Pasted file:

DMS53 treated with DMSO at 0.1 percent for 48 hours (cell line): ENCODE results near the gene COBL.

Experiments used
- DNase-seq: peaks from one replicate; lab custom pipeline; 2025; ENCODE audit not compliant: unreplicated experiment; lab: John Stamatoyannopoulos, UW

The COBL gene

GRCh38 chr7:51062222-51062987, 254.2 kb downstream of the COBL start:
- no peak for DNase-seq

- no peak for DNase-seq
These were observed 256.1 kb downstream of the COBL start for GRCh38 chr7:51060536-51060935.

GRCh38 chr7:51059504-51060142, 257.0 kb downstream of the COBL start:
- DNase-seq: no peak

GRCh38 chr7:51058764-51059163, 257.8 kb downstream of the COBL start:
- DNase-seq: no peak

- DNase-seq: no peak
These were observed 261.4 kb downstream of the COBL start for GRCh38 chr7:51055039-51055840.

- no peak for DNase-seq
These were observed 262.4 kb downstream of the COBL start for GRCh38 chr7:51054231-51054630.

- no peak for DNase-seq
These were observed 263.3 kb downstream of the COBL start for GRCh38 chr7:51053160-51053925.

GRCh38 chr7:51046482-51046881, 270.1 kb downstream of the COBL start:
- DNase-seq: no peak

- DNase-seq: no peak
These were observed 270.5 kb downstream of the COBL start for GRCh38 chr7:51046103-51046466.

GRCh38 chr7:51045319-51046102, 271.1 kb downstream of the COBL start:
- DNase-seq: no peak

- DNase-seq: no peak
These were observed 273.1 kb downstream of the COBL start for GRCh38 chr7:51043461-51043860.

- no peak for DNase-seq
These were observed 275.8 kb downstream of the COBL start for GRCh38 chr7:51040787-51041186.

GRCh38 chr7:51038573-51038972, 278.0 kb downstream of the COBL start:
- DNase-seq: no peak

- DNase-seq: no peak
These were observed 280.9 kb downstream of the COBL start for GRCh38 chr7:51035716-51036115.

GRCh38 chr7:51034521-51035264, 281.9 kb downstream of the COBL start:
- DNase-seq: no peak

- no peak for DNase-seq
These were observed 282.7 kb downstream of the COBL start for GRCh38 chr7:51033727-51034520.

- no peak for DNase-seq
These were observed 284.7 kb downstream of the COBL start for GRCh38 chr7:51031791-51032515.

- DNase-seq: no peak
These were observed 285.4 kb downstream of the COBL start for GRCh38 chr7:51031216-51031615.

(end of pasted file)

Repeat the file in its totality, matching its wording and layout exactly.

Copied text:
DMS53 treated with DMSO at 0.1 percent for 48 hours (cell line): ENCODE results near the gene COBL.

Experiments used
- DNase-seq: peaks from one replicate; lab custom pipeline; 2025; ENCODE audit not compliant: unreplicated experiment; lab: John Stamatoyannopoulos, UW

The COBL gene

GRCh38 chr7:51062222-51062987, 254.2 kb downstream of the COBL start:
- no peak for DNase-seq

- no peak for DNase-seq
These were observed 256.1 kb downstream of the COBL start for GRCh38 chr7:51060536-51060935.

GRCh38 chr7:51059504-51060142, 257.0 kb downstream of the COBL start:
- DNase-seq: no peak

GRCh38 chr7:51058764-51059163, 257.8 kb downstream of the COBL start:
- DNase-seq: no peak

- DNase-seq: no peak
These were observed 261.4 kb downstream of the COBL start for GRCh38 chr7:51055039-51055840.

- no peak for DNase-seq
These were observed 262.4 kb downstream of the COBL start for GRCh38 chr7:51054231-51054630.

- no peak for DNase-seq
These were observed 263.3 kb downstream of the COBL start for GRCh38 chr7:51053160-51053925.

GRCh38 chr7:51046482-51046881, 270.1 kb downstream of the COBL start:
- DNase-seq: no peak

- DNase-seq: no peak
These were observed 270.5 kb downstream of the COBL start for GRCh38 chr7:51046103-51046466.

GRCh38 chr7:51045319-51046102, 271.1 kb downstream of the COBL start:
- DNase-seq: no peak

- DNase-seq: no peak
These were observed 273.1 kb downstream of the COBL start for GRCh38 chr7:51043461-51043860.

- no peak for DNase-seq
These were observed 275.8 kb downstream of the COBL start for GRCh38 chr7:51040787-51041186.

GRCh38 chr7:51038573-51038972, 278.0 kb downstream of the COBL start:
- DNase-seq: no peak

- DNase-seq: no peak
These were observed 280.9 kb downstream of the COBL start for GRCh38 chr7:51035716-51036115.

GRCh38 chr7:51034521-51035264, 281.9 kb downstream of the COBL start:
- DNase-seq: no peak

- no peak for DNase-seq
These were observed 282.7 kb downstream of the COBL start for GRCh38 chr7:51033727-51034520.

- no peak for DNase-seq
These were observed 284.7 kb downstream of the COBL start for GRCh38 chr7:51031791-51032515.

- DNase-seq: no peak
These were observed 285.4 kb downstream of the COBL start for GRCh38 chr7:51031216-51031615.